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I'm looking at two options for a home improvement loan (around $20,000): the first is a federal title 1 loan, which would be a fixed interest rate of around 4.5% (at the time of initial quote), BUT requires PMI at around $20/month. The other option is a HELOC, which doesn't require PMI, but has a variable rate (which will almost certainly only go up over the life of the loan) of 6%.

According to my math, if the rate on the HELOC goes up more than 0.4%, then it becomes more expensive than the Title 1, meaning that if I pay off the loan over 15 years, the Title 1 loan, even with the PMI attached, would almost certainly be the cheaper option.

Where I'm still a little fuzzy is what happens if I pay the loan down more quickly - say over 7 years rather than 15? Is there a point where the HELOC would become the cheaper option, even with the rate going up? That is, is there a point in paying down the loan where that $20/month outweighs the higher interest rate on the HELOC? Or does the likelihood of the rate going up significantly almost always make the HELOC the more expensive option?

  • It seems unlikely. Whatever you would pay extra on the HELOC to pay down the principal faster could also be used to pay down the title 1 loan faster. Further, there will come a time when you can request that the PMI be dropped (and at some point, I believe the lender will be required to drop the PMI). This is without considering the possibility of the HELOC rate going up. – chepner Sep 21 '20 at 17:23
  • @chepner Actually, since this is a federal Title 1 loan, not a mortgage, the PMI is required for the life of the loan. I'm well over 20% equity on my home, so on a typical mortgage there would be no PMI. Apparently these Title 1 loans are a different animal. Which is not to say that you are in any way wrong about the rest of it, I just don't have the math... – ibrewster Sep 21 '20 at 17:26
  • What are the actual minimum payments on each? – chepner Sep 21 '20 at 17:45
  • @chepner: the HELOC would be interest-only minimum, but I would intend to pay it down more quickly, so at 15 years it comes to around $174/month, assuming no change on interest. The title 1 I calculate at $157/month+$20 PMI=$177/month (roughly). None of these number are final yet, so everything is subject to change. – ibrewster Sep 21 '20 at 18:39
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"That is, is there a point in paying down the loan where that $20/month outweighs the higher interest rate on the HELOC?"

Yes - the reason for this is that your fixed PMI increases as a % of your outstanding loan balance, as your loan balance decreases. If PMI is a fixed $20 / month ($240 / year), then it starts out as 1.2% of $20k, but when your balance is $10k, it is effectively 2.4% of your outstanding balance. So it's 5.7% total rate to start on your Title 1 loan, vs a starting 6% on the HELOC, but half way through payment period, it would be 6.9% for the Title 1 loan vs whatever the HELOC has adjusted to at that point in time.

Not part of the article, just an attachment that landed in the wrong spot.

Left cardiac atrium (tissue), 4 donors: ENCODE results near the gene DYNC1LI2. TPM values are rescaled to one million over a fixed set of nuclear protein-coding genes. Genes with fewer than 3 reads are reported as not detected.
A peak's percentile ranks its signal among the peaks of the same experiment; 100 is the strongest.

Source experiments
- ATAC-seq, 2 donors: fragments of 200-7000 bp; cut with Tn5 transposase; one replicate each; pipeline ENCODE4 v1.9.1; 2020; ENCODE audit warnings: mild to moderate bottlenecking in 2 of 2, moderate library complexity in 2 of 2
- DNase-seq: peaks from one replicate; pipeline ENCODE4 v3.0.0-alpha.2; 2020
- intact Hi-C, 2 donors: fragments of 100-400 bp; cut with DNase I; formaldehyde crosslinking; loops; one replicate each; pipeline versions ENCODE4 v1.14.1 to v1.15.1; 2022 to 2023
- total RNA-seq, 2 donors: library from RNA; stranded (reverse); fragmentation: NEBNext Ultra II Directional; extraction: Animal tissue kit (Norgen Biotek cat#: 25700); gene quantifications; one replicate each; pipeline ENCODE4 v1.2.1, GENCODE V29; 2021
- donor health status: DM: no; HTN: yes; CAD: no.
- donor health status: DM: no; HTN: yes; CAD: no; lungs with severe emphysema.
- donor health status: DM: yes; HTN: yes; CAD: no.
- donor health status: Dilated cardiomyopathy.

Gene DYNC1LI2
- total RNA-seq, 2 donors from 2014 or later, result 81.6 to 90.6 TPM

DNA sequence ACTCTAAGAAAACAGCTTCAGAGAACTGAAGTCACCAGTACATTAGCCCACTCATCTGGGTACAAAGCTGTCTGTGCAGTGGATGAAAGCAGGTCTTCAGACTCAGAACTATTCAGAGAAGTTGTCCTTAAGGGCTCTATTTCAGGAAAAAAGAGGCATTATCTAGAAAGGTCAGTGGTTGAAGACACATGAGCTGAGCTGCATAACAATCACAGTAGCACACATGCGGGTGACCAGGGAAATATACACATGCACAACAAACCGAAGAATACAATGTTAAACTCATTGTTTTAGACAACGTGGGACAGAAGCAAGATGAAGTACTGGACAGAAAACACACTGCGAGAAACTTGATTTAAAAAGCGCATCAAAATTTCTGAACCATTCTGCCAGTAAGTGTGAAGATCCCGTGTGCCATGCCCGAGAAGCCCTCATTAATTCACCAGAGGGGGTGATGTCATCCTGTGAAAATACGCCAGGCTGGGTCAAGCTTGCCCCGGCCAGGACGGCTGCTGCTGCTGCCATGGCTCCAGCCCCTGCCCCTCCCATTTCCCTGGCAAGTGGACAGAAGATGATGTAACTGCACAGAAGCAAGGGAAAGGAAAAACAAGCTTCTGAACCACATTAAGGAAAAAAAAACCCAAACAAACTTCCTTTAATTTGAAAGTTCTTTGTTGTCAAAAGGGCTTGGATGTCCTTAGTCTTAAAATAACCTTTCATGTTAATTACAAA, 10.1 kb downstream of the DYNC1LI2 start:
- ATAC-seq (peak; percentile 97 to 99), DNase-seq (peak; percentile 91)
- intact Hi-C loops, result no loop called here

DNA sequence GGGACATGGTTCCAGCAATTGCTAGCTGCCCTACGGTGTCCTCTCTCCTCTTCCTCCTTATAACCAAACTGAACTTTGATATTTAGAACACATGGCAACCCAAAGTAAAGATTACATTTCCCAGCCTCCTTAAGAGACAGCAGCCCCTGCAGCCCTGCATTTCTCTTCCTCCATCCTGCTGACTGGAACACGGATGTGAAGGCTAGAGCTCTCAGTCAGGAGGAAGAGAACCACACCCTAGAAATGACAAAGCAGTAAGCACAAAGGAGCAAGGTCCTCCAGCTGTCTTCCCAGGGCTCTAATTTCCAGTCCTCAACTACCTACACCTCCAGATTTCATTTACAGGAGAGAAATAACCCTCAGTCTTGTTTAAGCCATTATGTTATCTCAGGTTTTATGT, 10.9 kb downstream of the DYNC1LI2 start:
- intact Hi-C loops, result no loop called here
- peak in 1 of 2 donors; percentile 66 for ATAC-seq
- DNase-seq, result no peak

If you pay down just the monthly fixed amounts for 15 years, I calculate your all-in interest costs of a Title 1 loan of 10.9k over 15 years, vs 10k with a HELOC, assuming the rate stays constant [which is a risk]. If the HELOC jumps immediately to 6.5%, that would be about even with the Title 1 loan.

If you pay down the loan twice as quickly at 7.5 years, your all-in interest with the Title 1 loan would be 5.3k vs 4.7k with the HELOC. Still better with the HELOC, but with the difference narrowing, which would make the two options cost the same in interest if the HELOC rate jumped immediately to 6.7%.

The 'worst case scenario' where the PMI-including loan performs the worst compared with the HELOC, would be if you paid down, say, $10k immediately through some windfall, but then took the full 15 years to pay off the remainder. In that case, you face the full brunt of the PMI which could easily outweigh fluctuations on the HELOC in the meantime [although risk of rate increases would persist]. This would be equivalent to about an 8.5% HELOC.

So if you make payments evenly over time, the impact of the fixed PMI as a proportion of interest cost is not so pronounced and therefore the HELOC is attractive but for the risk of interest rate change, but if you sporadically make payments against the principal balance and then continue for the full available term, then the Title 1 loan looks the worst.

  • So excluding the "worst case scenario", it sounds as though it is kind of a toss up, with the HELOC possibly being a bit better, but potentially (likely?) getting worse, and the faster I pay off the loan the less benefit the HELOC would offer anyway. Assuming I am understanding you correctly :) – ibrewster Sep 21 '20 at 21:39
  • You are understanding correctly, as long as you don't decide to pay down most of the balance in the next few years and then stretch out payments until the end of 15 years - in that case, the proportionate impact of PMI hits much harder than the HELOC rate risk. – Grade 'Eh' Bacon Sep 22 '20 at 0:52

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